Sunday, February 17, 2008

How convenient

Michael notes in a comment:

Although Ball received letters from the riders' national federations of Colombia, USA and Spain confirming that the three riders were not involved in any open investigations, Messick clarified by stating the UCI's direct confirmation was enough to exclude the riders from starting. "The letters are irrelevant, and whether the athlete is eligible to race in UCI races has no bearing on what all seventeen teams agreed to about the eligibility of riders for this race. Every team agreed that no riders who were under an open investigation would participate; it's different from UCI eligibility. Every team agreed the UCI and USA Cycling would tell us about any riders who are currently under investigation and that is the criterion and the basis – that's the rule."

It appears to us this "confirmation from the UCI" showed up after the press conference, and before the Rock team meeting reported by Ruibal.

We wonder how planned this was. The late timing makes it difficult to refute, and it seems magically pulled out of the hat just as Rock appeared to be willing to to press the point.

The general technique offers quite the escape route for all sorts of interesting behavior. Now, to exclude riders, all that appears necessary is for promoters to add an "open file" rule, and get a fax the night before a start to axe anyone they don't like. No due process, no recourse. It reminds us of the USADA "we'll test the B's anyway" gambit, hinting at the influence of Richard Young. Whatever you thought the rules were, they aren't.


bostonlondontokyo said...

This is a very confusing story - Rock Racing, the 'open file' rule, the pull out, then the back-down. Clearly much of these decisions on both sides were made behind the scenes, and I doubt we'll find out anything about it for at least a few days.

If the contractual agreement stated 'no open cases', then there should never have been any confusion. But, if the three riders did not know that they were still considered to be under a cloud of suspicion because of open cases, then it's just a shame - someone could have at least had the courtesy to let them know that they were still ineligible.

Again, still very confused - what was this all about?? Who benefited from this last minute scramble?

bill hue said...

This confirms what I said earlier about cyclists not being in the clear as a result of OP being reopened, as the press reported, a few days ago. The UCI has an "open case" on all riders who have been linked to OP through a code system that WADA claims has been "broken".

It remains to be seen if the coded identities will be confirmed by DNA comparison of riders' DNA to the blood in the bags.

Hamilton has been linked to a Code at OP as have Botero and Sevilla. Valverde continues to ride. Same as it ever was.

It is clear to me that the opening of OP saved the butts of USA Cycling officials. Dumb luck? I doubt it.

bill hue said...

In the movie "Fight Club", there is a cult called Project Mayhem. That cult vows to bring down civilization. It lives by 5 Rules.

Considering LeMond's notion that WADA is "bringing cycling to its knees", I think WADA is "Project Mayhem".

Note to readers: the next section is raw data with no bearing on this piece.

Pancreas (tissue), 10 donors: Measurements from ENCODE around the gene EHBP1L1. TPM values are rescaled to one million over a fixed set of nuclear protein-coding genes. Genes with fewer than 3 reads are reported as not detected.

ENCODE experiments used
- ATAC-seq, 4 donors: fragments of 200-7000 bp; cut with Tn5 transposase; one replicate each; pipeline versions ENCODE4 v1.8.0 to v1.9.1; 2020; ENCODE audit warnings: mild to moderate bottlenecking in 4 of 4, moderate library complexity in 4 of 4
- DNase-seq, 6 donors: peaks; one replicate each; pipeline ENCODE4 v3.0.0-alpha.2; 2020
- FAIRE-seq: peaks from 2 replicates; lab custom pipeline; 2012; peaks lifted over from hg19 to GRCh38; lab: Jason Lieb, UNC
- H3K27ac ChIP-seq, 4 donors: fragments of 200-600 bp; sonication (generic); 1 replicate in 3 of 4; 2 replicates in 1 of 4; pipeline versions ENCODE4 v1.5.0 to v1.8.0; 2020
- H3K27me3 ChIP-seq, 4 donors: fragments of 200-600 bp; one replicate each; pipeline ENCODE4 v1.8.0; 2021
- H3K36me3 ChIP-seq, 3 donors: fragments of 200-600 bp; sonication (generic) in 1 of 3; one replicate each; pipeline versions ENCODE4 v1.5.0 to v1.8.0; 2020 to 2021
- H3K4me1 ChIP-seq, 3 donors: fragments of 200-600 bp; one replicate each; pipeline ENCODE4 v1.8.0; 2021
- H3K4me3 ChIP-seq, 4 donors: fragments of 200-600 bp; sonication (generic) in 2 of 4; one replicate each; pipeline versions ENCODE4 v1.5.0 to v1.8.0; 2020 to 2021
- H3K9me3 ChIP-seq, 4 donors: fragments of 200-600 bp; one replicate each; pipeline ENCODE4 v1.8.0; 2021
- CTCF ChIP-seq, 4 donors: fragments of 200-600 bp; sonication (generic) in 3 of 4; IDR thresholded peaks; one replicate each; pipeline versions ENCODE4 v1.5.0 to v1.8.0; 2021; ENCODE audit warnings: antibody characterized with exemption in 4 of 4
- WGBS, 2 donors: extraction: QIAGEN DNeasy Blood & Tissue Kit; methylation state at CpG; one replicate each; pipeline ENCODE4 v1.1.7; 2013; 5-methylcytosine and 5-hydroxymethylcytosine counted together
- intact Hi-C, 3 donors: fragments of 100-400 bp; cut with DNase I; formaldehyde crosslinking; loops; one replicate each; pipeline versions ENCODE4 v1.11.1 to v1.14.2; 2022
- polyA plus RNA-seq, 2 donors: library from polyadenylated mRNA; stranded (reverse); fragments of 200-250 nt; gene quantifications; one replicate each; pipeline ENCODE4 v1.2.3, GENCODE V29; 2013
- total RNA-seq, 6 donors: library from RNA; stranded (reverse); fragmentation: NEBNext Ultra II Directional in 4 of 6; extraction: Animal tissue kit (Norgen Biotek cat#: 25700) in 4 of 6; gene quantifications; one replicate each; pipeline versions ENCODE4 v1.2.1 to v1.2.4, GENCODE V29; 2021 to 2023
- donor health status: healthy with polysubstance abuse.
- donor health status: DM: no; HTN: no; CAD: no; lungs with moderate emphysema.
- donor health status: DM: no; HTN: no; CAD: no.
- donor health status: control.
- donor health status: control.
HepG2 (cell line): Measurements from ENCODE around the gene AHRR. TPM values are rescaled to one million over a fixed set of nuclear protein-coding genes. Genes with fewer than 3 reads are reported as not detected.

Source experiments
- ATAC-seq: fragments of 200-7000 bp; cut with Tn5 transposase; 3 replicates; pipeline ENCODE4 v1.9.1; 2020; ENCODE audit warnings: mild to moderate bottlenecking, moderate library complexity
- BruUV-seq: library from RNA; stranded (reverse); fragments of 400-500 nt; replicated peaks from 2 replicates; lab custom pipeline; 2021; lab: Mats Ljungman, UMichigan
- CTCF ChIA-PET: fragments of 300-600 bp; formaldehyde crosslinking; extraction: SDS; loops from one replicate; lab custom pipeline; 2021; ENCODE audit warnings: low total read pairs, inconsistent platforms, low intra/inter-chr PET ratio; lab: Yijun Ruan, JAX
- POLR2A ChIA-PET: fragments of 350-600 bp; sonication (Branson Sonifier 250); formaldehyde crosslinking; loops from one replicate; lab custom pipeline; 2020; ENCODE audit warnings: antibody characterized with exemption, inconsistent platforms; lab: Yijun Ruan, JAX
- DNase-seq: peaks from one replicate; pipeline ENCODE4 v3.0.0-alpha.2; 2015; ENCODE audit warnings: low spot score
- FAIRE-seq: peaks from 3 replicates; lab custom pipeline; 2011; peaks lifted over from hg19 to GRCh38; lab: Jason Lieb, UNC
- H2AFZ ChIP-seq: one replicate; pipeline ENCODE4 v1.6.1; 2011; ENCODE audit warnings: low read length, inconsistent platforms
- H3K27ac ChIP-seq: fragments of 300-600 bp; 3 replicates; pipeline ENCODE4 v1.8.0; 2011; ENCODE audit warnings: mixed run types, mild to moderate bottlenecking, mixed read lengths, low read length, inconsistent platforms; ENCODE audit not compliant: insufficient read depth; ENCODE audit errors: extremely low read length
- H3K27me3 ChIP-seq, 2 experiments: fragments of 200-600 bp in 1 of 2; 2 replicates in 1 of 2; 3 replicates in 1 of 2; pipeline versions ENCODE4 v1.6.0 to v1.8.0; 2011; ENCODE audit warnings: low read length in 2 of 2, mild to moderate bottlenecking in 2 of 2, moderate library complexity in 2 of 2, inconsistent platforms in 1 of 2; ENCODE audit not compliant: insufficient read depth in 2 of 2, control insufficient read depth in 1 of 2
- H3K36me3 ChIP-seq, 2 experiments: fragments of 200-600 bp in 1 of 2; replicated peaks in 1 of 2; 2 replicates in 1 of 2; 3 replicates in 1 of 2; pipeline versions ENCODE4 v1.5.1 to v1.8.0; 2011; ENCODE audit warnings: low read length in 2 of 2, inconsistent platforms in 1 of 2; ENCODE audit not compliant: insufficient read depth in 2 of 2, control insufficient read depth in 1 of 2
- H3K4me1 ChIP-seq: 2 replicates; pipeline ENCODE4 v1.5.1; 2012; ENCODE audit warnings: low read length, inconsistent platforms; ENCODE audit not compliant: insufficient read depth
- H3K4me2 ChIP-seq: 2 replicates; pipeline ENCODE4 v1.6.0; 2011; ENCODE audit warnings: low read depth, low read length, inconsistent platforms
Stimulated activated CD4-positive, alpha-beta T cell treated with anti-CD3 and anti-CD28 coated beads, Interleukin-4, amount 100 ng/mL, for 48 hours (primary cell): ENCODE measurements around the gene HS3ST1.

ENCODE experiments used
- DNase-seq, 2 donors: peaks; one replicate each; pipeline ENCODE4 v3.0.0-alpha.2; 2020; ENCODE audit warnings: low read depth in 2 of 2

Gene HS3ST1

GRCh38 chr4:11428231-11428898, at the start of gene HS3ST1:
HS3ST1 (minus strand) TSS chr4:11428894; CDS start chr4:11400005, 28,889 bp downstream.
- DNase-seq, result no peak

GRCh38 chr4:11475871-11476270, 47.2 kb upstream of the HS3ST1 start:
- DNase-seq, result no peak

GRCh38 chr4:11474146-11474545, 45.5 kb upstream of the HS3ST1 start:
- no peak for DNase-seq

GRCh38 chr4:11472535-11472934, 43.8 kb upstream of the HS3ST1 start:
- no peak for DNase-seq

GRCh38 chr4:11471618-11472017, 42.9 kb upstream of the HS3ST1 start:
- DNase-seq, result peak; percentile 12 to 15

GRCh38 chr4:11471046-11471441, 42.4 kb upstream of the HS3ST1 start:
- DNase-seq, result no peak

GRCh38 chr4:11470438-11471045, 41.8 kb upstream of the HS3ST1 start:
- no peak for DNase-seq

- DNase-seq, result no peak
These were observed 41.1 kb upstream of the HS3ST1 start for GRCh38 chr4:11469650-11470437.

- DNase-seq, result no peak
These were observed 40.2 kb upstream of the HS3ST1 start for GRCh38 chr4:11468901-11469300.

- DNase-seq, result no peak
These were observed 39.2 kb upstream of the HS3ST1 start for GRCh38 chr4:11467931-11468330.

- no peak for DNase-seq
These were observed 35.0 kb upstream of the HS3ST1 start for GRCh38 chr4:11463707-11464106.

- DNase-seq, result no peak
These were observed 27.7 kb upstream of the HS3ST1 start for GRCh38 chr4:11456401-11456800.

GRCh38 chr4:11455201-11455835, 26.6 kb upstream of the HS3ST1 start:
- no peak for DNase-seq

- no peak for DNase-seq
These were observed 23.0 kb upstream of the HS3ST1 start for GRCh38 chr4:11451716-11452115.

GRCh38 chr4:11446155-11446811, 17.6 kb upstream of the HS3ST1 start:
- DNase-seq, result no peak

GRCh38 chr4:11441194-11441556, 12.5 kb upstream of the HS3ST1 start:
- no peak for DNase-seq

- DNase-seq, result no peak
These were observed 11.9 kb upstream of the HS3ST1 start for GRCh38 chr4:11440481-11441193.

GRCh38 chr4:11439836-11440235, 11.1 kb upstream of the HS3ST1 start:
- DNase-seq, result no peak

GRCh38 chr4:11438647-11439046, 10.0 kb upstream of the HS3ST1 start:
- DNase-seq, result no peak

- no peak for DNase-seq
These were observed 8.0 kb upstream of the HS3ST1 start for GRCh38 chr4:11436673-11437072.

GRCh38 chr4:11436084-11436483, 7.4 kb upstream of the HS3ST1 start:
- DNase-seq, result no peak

I have slightly modified the 5 Rules of Project Mayhem. They are;

1)You don't ask questions.
2)You don't ask questions.
3)No excuses,we have already decided.
4)No lies, because we already know the truth
5)You have to trust us.

Given this monolith, the riders must form a club of their own. It is called a union.

jrdbutcher said...

Judge Hue made the call correctly. He knows his stuff.

Suh is an intelligent guy too. He was very close to making the exclusion of Hamilton, Sevilla, and Botero an issue the ToC/USA Cycling/USADA/UCI couldn’t resolve to their liking. Suh may still make their lives difficult over the incident? Also, he still has the “John Doe” case in play, so houses might yet be forfeited.?!?

This isn’t over, not by a long shot. While Suh is a pro, he’s angry and wants to win this thing after being jerked around. Ball is pissed and looks like he’ll bankroll some of Suh’s efforts. I’m not a fan of Ball’s clothing line and he seems to be too concerned about being cool, to actually be cool. However, he’s made some excellent points in a very public sort of way. He’s trumpeted the riders needing a real Union that actually works to protect their interests. Maybe he can help get an effective one started if the riders can see the forest for the trees and put aside the need to pick up the scraps offered by the race organizers/UCI that keep them indentured? If he can be a catalyst for positive change, then he is cool in my book, for what little that’s worth.

woody said...

A new car built by my company leaves somewhere traveling at 60 mph. The rear differential locks up. The car crashes and burns with everyone trapped inside. Now, should we initiate a recall? Take the number of vehicles in the field, A, multiply by the probable rate of failure, B, multiply by the average out-of-court settlement, C. A times B times C equals X. If X is less than the cost of a recall, we don't do one.

On a long enough timeline, the survival rate for everyone drops to zero.

So...If you could fight anyone, who would you fight?

bill hue said...
This comment has been removed by the author.
beeble said...


What car company do you work for so I don't buy one? ;)

bill hue said...

Since X=0 in WADA land there is no cost to their shenanigans.

Of course, 0 is less than anything/everything. Using your well thought out formula, WADA will never change its ways as long as there is no cost to them for acting as they do.

The riders need to raise the cost (X) to something much greater than 0 in order for change to occur. It is up to them.

Trust But Verify is more than a slogan.